INFORM was recently ranked among the 'Digital Pioneers of Medium-Sized Businesses 2020'. INFORM owes this...
Earlier this year Iberia announced the construction of its new Hub Control Centre at Madrid-Barajas airport as part of the overhaul of its technology platforms. This revamp is in turn part of the ongoing improvements being made by the company in order to be able to offer a superior service. The new Hub Control Centre (HCC), designed as the nerve centre of an integrated service provider, started operating after the inaugural ceremony on 8 May. INFORM’s Hub Control system is the heart of Iberia’s HCC. The solution provides an overall, process-oriented monitoring capability to identify problems at the earliest possible stage and identify and broadcast their impact to help minimise delays and deterioration of service quality.
Like other providers at major international hubs, Iberia used to manage its 4,500 staff operation at Madrid-Barajas around multiple dispatch positions, which were responsible for specific handling activities in specific areas of the airport; a decentralised situation that was imposed by the size of and distances between the terminals. This meant the need for a number of dedicated management centres that had, at best, a limited overview of the operation. Duty managers had to rely on phone and old-fashioned walkie-talkie communications to keep abreast of events and therefore were often unable to foresee, and thus to prevent, bottlenecks and conflicts. In looking at a solution for this situation, Iberia decided that a system of centralised monitoring encompassing all operational areas, both their own and sub-contracted ones, was key to the move from a mostly task-oriented operation to a fully process-oriented operation.
Centralised monitoring thus became the culmination of a project that Iberia had actually started in 2007 and which was aimed at the renewal and enhancement of its existing IT tools. This project, whose outcome is known internally as Gaudi, encompasses the entire planning and management of Iberia’s ground handling activity.
INFORM was retained to provide Gaudi’s software as well as the know-how and expertise to put it in place. INFORM is a team of raised-in-industry ICT professionals who research, develop and deliver software solutions to improve airport and ground handling logistics operations and provide consulting services. INFORM’s GroundStar system is an integrated resource management that underpins demand calculation, rostering, and deployment of staff, equipment and immobile resources as well as administrative processes.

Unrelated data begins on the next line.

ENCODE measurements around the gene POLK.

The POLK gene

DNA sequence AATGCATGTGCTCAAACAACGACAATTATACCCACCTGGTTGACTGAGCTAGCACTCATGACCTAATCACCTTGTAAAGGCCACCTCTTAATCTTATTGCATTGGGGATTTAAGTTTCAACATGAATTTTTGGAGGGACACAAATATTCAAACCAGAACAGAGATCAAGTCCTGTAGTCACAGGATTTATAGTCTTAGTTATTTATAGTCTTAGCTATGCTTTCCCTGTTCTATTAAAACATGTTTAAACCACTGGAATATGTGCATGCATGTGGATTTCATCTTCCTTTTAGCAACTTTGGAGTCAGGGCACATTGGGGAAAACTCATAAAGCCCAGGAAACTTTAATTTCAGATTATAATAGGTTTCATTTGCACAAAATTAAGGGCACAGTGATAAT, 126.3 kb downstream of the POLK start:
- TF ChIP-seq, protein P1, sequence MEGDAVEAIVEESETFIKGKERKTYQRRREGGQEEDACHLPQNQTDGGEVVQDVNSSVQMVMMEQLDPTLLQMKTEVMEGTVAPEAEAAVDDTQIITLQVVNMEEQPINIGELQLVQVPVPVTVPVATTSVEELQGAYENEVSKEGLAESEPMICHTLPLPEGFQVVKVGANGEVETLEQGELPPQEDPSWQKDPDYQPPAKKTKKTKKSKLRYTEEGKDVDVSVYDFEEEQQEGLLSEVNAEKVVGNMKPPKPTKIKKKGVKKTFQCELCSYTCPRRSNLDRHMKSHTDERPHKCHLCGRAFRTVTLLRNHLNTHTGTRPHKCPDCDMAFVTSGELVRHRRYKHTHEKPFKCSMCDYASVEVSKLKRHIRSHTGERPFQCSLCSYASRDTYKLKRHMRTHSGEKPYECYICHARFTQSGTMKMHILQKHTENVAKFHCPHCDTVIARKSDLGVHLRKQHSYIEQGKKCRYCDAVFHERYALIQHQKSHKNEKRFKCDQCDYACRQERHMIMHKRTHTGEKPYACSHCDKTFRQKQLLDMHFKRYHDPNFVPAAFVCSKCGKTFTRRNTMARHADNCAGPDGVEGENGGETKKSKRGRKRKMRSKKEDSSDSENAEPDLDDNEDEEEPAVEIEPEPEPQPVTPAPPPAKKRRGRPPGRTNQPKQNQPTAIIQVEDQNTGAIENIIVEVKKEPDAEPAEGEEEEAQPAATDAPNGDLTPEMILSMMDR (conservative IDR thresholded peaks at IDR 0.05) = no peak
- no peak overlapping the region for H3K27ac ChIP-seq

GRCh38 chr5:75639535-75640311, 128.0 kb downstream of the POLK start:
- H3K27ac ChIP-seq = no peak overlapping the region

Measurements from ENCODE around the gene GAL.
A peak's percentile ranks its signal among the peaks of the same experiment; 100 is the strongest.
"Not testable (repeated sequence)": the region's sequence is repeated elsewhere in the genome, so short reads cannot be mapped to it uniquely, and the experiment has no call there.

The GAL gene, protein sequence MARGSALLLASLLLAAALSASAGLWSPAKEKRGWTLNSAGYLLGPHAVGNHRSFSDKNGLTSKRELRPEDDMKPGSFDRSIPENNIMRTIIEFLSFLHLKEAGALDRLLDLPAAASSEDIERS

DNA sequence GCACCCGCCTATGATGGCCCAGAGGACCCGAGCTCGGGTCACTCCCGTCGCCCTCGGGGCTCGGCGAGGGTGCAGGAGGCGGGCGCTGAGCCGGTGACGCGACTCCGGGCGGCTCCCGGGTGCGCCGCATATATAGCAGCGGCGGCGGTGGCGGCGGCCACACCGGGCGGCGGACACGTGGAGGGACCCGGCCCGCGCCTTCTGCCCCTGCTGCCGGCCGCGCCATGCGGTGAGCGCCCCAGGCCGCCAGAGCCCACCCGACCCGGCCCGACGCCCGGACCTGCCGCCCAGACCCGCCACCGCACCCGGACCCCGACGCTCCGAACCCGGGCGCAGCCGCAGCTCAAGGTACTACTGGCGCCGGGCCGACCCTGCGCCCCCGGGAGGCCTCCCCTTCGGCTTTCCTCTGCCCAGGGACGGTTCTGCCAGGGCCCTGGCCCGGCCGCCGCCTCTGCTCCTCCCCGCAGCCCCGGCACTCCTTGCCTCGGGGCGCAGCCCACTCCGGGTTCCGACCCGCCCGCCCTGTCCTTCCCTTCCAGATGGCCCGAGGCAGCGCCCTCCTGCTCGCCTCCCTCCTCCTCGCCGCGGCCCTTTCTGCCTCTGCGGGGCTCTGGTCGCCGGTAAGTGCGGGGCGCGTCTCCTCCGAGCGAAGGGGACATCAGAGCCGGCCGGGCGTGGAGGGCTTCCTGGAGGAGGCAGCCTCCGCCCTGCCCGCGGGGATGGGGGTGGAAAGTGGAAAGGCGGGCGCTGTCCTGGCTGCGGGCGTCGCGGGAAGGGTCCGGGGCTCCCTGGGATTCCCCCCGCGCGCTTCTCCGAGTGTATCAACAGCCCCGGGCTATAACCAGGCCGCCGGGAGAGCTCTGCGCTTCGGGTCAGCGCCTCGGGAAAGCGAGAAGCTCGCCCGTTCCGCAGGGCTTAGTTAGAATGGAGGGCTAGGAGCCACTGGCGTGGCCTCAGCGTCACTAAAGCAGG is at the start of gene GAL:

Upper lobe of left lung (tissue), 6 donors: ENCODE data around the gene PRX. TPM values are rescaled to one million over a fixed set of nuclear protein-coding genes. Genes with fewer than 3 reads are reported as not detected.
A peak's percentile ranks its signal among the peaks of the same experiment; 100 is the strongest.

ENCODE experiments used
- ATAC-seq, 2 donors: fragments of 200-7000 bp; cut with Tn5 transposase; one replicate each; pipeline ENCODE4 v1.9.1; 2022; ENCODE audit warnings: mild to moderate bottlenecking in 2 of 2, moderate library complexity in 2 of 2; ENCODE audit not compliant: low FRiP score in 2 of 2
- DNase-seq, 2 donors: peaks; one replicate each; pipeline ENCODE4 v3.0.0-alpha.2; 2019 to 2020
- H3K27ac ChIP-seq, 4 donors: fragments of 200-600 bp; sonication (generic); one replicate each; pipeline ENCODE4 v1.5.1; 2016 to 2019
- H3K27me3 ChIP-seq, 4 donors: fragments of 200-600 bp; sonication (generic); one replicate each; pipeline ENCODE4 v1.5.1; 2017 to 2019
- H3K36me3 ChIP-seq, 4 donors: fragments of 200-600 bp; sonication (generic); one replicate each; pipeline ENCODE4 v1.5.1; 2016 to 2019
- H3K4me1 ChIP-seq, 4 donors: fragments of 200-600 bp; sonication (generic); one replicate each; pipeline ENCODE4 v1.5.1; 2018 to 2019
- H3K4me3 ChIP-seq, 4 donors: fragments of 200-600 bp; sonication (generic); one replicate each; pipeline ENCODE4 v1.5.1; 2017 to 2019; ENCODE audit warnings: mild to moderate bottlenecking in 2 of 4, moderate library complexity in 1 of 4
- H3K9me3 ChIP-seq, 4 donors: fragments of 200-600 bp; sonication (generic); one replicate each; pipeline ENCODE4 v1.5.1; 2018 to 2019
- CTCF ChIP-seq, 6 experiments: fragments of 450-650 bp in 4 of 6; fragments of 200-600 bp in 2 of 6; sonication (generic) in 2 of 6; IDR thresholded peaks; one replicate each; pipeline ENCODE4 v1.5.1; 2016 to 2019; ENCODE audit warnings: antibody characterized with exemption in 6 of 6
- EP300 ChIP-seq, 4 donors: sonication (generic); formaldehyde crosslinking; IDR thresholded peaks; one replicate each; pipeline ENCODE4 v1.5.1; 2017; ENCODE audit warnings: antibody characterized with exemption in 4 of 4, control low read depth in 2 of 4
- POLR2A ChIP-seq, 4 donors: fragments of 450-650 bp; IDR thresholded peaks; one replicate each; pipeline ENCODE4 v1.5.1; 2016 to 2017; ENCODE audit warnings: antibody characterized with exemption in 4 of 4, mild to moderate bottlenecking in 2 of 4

The package for Iberia is made up of a combination of standard systems, which have been proven at other installations. It includes customised modules and features designed to facilitate a smooth transition from the previous tools to the new ones and it addresses Iberia-specific requirements. Gaudi spans the service contract handling phase, where service levels and prices are agreed upon, to the registration of services ready for invoicing, taking in strategic planning, staff rostering and time management, with tactical and operational deployment capabilities configured both to industry best practice standards and Iberia’s service quality and cost efficiency requirements. It is complemented by automated incoming and outgoing telegraphy to parser and send IATA messages and mobile communications for timely and accurate notification of work orders to the staff. It also automatically collects feedback information status of tasks, time stamps and other pertinent details.
It goes without saying that the optimised deployment of resources, monitoring and control of tasks, and the constant re-assessment and re-optimisation are essential elements of a competent operation. However, they are not sufficient if they focus solely on individual areas without taking full account of the entire turn-around process. INFORM’s Hub Control system was the solution.
In addition to Iberia’s HC duty manager and a group of hub control managers (up to six at peak times), who monitor all processes that are taking place anywhere within the terminals and on the ramp, the HCC accommodates dispatchers (up to 18 at peak hours) who manage the entire workforce and the GSE fleet.
Management decisions and operational actions are underpinned by the full views of all handling tasks and handling-related events and how they are interlinked and displayed graphically on multi- screen workstations and electronic panels along with GPS-fed bird’s-eye views of the airport and real-time operational KPIs. The collaborative decision-making approach implemented at the HCC includes a permanent link to Aena’s (the airport operator) airport management centre.
Having completed the first steps in its still short life, the HCC is expected to provide added value by helping to identify and crystallise operational synergies that were not obvious under the previous, decentralised system. In the medium term, Iberia will consider expanding the Gaudi system to other airports in its network, setting up regional hub control centres to oversee peripheral stations.
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